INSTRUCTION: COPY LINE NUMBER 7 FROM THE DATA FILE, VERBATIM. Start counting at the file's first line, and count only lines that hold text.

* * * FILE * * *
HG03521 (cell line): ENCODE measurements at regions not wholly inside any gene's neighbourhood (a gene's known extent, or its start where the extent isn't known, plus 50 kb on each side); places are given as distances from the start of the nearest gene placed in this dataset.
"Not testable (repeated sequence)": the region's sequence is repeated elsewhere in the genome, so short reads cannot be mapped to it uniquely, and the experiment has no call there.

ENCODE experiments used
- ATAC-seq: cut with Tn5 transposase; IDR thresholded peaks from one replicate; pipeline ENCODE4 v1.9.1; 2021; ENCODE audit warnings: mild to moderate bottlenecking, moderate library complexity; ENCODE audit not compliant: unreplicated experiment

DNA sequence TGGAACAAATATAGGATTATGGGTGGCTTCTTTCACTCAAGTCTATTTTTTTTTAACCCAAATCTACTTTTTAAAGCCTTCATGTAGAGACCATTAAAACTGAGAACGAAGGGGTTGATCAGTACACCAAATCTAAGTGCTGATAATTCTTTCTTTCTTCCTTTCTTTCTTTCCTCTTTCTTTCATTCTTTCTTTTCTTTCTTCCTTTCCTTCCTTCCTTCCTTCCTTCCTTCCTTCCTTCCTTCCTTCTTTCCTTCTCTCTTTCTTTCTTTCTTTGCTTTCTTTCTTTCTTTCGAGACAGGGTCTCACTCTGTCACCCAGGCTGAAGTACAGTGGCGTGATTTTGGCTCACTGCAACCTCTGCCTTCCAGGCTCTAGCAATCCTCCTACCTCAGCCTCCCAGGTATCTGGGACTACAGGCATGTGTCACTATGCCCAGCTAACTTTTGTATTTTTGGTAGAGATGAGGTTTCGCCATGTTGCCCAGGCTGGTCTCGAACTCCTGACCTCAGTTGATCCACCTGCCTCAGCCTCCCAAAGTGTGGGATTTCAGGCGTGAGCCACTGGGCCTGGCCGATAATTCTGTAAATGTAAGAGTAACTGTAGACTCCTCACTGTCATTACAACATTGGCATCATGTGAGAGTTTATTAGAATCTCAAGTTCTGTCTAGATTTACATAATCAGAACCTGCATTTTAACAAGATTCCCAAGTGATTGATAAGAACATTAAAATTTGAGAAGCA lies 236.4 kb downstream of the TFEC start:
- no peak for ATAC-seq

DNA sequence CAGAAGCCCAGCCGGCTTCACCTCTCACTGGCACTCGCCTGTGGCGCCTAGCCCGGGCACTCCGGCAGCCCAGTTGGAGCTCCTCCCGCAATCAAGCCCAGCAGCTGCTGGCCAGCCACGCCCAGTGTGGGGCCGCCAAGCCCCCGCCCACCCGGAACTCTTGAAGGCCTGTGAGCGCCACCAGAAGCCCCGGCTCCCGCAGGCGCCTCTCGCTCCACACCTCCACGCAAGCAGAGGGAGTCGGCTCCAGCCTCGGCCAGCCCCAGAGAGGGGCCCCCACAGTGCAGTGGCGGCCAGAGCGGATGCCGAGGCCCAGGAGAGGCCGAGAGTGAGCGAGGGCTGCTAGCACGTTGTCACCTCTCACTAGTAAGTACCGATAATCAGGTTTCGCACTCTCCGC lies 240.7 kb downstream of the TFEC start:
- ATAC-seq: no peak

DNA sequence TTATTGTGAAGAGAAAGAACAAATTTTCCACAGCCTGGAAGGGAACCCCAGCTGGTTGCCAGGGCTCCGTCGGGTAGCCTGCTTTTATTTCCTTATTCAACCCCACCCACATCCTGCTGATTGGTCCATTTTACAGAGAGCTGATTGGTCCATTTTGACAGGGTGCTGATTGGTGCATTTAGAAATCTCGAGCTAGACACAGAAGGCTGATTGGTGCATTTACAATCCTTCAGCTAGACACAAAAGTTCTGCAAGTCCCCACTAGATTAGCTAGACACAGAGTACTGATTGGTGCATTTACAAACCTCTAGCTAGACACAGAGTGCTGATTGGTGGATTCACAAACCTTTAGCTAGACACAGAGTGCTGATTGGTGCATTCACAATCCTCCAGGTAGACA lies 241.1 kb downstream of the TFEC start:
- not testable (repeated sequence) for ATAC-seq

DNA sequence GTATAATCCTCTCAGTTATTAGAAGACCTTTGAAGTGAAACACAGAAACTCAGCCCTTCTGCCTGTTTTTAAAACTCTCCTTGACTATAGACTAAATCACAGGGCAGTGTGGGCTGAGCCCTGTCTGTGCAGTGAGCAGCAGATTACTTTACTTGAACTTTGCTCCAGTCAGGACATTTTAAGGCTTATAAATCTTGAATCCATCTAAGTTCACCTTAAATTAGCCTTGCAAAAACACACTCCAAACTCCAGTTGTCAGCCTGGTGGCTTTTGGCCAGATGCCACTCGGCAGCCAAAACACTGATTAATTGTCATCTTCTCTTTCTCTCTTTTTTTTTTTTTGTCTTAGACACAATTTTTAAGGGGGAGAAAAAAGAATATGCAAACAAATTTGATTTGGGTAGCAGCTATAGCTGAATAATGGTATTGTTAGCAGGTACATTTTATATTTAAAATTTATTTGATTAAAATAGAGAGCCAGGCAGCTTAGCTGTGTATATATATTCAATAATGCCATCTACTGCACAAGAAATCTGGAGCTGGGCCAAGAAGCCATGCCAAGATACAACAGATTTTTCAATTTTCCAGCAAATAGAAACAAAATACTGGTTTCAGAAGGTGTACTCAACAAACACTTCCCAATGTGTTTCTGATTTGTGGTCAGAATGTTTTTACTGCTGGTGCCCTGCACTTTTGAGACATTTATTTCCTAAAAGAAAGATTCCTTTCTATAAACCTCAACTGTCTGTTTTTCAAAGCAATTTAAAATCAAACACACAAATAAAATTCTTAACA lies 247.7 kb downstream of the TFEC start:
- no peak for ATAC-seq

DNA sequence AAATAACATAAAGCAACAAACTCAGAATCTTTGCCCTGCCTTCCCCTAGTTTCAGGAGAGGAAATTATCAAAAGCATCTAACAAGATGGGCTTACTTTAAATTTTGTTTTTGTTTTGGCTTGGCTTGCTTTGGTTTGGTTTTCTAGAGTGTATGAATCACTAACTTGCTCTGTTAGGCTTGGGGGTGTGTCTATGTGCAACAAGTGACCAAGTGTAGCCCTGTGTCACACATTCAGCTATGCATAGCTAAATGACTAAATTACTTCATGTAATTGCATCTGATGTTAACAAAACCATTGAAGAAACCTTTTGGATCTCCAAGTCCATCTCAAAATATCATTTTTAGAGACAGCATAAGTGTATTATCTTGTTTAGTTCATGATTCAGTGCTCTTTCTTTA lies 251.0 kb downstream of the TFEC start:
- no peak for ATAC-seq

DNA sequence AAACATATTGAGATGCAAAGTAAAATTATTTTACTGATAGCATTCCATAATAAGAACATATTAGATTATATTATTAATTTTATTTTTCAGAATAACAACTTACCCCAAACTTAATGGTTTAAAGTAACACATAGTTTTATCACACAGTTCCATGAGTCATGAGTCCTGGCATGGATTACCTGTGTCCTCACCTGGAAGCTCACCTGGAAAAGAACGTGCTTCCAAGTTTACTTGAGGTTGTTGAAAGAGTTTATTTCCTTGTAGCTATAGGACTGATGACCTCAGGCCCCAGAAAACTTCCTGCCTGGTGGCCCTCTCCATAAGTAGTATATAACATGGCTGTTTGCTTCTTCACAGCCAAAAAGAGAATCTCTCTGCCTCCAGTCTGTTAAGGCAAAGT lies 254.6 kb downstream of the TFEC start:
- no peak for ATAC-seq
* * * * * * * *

DNA sequence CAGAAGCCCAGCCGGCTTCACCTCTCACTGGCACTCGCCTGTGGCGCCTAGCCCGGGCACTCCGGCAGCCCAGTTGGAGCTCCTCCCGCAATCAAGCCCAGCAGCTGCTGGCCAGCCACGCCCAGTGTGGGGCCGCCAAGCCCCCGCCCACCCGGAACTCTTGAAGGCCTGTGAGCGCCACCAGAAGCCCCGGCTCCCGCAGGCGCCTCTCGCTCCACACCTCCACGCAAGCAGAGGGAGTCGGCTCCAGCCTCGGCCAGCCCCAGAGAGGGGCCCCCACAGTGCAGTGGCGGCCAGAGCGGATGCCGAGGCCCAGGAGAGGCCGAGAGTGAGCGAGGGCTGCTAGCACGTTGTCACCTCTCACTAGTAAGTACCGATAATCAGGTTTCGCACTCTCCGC lies 240.7 kb downstream of the TFEC start: